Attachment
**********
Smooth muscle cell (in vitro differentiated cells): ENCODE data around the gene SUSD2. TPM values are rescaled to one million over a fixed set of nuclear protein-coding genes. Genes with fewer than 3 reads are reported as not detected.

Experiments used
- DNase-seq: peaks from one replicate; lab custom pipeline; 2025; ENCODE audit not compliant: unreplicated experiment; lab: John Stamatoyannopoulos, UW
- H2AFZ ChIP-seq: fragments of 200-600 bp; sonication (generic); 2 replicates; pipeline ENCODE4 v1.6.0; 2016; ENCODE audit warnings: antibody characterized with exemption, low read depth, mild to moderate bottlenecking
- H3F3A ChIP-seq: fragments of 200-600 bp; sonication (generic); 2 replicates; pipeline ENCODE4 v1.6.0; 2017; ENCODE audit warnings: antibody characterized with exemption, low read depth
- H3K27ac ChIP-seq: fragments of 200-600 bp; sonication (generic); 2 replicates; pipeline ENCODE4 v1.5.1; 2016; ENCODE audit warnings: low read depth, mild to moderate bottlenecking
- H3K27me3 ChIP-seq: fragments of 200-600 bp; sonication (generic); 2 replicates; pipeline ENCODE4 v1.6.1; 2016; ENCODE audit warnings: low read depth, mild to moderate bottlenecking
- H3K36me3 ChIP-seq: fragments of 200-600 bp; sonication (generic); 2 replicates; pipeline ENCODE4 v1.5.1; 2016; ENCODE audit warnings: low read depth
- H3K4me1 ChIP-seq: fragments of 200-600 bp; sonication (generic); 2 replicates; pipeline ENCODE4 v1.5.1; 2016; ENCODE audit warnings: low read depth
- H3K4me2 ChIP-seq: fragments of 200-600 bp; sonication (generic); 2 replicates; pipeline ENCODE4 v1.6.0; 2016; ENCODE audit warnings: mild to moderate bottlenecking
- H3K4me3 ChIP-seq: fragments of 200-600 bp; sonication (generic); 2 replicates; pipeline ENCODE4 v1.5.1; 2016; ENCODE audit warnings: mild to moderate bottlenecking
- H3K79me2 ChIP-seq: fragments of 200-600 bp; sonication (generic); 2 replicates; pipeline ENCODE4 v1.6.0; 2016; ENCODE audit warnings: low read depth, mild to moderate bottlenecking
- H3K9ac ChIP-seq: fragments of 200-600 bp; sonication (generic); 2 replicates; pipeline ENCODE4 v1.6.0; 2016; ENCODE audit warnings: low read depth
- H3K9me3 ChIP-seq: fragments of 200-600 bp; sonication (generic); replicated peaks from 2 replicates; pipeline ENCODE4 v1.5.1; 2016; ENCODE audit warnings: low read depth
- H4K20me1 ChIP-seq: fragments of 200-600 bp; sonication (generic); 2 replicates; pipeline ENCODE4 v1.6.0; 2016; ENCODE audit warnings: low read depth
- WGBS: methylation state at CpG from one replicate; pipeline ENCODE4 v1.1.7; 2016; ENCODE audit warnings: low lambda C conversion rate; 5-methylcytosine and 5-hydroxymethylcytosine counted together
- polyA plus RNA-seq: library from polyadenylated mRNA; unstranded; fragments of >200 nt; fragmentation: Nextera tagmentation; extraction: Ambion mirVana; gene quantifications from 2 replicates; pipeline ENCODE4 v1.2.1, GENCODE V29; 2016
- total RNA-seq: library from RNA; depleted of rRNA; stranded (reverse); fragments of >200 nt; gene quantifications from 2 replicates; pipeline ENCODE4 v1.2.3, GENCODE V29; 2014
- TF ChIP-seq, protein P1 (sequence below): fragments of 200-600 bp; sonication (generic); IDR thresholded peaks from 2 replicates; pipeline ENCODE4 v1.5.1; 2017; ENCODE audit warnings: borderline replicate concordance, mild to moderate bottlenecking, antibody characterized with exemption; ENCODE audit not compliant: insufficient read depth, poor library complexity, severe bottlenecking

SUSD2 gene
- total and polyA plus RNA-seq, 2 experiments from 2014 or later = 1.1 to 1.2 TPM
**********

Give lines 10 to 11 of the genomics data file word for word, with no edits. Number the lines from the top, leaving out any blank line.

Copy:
- H3K4me2 ChIP-seq: fragments of 200-600 bp; sonication (generic); 2 replicates; pipeline ENCODE4 v1.6.0; 2016; ENCODE audit warnings: mild to moderate bottlenecking
- H3K4me3 ChIP-seq: fragments of 200-600 bp; sonication (generic); 2 replicates; pipeline ENCODE4 v1.5.1; 2016; ENCODE audit warnings: mild to moderate bottlenecking